This client contacted me in 2014 asking for a black and grey biomechanical tattoo on his right arm.

He was particularly impressed with my “Beauty and the Beast” piece so it was clear, as he later specified, that he was interested in something more organic rather than mechanical.
Beauty and the Beast, despite the passage of time and the pictures not being very high quality, continues to be one of my personal favourites (basically one simply has to ask me for a biomechanical or bioorganic to make me happy 😀 ), yet a little out of the ordinary compared to my usual biomechanicals that may be considered a little old school, with many mechanical parts and tubes, very 90s; but, then again, I come from that historical period 😀

I was confident, however, that I could meet his expectations and, as I almost always do for my biomechanicals, I drew the design directly on his skin. A black and grey work that required relatively little time, thanks to the tenacity of this client who underwent three full days of ink, although the sittings were one month apart.
A beautiful work that could have been even better if only he had listened to my advice.
I had in fact suggested to add some colour in the inner area of ​​the design to enhance the sense of depth and “lighten up” the work, but he insisted on wanting the deeper areas to be black.


It was sad to hear a few months later: “You were right. I regret not having added some colour”. It’s the worst possible thing to say to a tattoo artist or at least to someone who works with passion and dedication.
A tattoo is not something that can be corrected, at least not always, so being right doesn’t change a thing because one can’t take any action to fix it.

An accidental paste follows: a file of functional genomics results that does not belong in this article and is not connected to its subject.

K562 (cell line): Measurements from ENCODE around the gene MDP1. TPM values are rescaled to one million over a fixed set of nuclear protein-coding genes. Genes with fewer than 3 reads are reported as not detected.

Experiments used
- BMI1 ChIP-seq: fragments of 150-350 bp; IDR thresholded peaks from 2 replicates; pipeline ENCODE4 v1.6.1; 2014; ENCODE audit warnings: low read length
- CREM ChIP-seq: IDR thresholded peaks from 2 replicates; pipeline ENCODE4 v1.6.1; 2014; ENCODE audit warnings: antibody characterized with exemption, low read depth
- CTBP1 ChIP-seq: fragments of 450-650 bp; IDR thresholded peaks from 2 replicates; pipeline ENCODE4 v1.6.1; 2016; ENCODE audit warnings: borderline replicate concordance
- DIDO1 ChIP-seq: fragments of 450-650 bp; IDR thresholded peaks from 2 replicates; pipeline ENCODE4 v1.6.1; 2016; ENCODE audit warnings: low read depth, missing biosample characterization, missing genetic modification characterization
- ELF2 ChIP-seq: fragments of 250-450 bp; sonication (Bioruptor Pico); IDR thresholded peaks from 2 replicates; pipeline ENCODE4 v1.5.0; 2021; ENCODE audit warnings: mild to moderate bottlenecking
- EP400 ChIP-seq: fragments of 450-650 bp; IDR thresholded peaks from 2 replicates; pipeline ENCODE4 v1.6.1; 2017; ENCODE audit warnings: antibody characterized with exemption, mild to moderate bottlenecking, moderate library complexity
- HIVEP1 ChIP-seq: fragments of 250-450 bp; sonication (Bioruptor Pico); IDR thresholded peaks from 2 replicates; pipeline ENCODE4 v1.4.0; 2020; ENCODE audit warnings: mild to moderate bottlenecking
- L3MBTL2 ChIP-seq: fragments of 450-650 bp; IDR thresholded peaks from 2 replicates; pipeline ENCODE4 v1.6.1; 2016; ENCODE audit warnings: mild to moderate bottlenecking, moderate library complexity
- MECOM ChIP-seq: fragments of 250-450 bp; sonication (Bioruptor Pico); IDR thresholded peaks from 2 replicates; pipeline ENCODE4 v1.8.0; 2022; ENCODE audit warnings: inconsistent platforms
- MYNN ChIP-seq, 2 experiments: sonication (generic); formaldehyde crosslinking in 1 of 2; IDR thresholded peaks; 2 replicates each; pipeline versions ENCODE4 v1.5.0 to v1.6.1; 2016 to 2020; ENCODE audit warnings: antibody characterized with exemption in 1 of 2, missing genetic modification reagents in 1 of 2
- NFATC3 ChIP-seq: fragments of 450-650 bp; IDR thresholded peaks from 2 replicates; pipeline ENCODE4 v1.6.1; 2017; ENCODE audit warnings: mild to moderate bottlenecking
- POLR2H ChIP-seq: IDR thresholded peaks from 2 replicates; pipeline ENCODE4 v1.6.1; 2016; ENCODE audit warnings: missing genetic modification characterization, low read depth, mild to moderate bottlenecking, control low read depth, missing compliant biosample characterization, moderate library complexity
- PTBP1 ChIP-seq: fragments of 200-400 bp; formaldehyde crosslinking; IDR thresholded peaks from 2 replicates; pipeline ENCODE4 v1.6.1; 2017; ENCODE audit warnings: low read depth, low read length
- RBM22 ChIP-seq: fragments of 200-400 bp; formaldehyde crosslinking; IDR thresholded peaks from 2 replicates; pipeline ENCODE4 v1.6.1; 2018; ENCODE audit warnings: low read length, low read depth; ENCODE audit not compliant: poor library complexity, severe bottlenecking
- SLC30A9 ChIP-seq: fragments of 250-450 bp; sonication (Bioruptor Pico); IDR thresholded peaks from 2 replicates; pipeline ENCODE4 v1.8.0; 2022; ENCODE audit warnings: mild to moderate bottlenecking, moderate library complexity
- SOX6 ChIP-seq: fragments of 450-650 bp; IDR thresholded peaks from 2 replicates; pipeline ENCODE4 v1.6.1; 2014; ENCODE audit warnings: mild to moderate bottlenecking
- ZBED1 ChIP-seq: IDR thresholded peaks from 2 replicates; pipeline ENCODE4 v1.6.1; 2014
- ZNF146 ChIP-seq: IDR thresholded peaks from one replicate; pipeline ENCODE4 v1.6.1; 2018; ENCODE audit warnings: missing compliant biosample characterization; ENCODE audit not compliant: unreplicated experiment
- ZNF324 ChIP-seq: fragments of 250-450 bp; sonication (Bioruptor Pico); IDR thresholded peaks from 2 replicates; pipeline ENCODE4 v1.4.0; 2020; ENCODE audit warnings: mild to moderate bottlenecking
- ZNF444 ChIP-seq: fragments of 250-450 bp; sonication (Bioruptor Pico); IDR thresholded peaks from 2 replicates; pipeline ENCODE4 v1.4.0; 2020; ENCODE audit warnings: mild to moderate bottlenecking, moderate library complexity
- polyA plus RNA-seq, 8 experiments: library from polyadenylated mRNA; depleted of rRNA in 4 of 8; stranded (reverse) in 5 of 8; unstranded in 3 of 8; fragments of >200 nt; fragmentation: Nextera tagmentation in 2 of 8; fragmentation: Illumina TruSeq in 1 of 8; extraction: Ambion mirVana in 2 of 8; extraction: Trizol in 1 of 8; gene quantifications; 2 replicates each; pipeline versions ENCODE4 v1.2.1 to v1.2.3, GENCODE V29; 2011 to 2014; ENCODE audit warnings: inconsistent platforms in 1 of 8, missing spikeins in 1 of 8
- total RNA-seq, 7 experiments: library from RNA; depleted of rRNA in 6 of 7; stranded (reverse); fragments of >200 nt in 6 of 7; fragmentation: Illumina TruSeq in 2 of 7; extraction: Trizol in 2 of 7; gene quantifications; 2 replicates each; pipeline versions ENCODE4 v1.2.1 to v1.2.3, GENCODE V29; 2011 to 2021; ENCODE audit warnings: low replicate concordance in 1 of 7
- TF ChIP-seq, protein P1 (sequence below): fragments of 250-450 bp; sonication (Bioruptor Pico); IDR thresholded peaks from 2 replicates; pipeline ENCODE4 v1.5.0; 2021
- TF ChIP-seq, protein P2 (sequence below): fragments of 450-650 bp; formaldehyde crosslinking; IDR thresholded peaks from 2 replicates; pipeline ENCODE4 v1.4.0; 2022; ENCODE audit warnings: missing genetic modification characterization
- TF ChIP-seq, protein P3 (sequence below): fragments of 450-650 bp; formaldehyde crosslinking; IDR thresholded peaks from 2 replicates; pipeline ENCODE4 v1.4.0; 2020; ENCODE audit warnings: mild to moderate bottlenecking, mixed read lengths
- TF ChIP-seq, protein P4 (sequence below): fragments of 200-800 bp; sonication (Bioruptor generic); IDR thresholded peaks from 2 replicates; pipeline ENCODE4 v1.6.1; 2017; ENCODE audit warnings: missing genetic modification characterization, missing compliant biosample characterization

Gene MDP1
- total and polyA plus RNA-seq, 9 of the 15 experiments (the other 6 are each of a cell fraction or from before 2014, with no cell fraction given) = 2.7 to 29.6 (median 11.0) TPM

In fact, it increases the sense of frustration for something that you know could have been better.

Luckily, I was able to hear this sentence because he returned for a new biomechanical on his left arm: a series of gashes with mechanical elements inside. Gashes that had to imitate a sort of claw injury across the arm.
As much as I liked the idea, I found that the space made available was too little and made it appear a little poor and messy.
But, unless I’m sure that the final result is going to be something I would be ashamed of, I always try not to force my ideas onto customers but I rather try, perhaps wrongly, to mediate between what I think is the best possible implementation of their ideas/suggestions.

The end result was a series of gashes that actually looked like two similar but distinct tattoos, one on the arm and one on the inner forearm.
“Two” good tattoos, but that didn’t look part of a whole like I wanted.

I had to wait two more years before I could see him again and hear, for the second time, the much dreaded and fateful words: “You were right” -_-

But luckily this time there was room for maneuver in order to correct it.
So, in addition to a new project on his chest that would connect the black and grey sleeve on his right arm to the colour piece on his left arm, creating a sort of union between the black and grey organic elements and the coloured mechanical elements, we added other gashes on his left arm making it fuller, more dynamic and tidy. This also gave me a chance to touch up and liven up the “old” gashes that had been done in a couple of sessions without being able to evaluate the need for any adjustments once healed.

The end result is definitely to my liking, too bad that the pictures and/or video don’t do it justice like in real life due to its placement.

Now I just have to confidently wait for the next project since he told me that his aim is to cover himself in biomechs.

I can’t wait 🙂
 
See pictures of the working process below.
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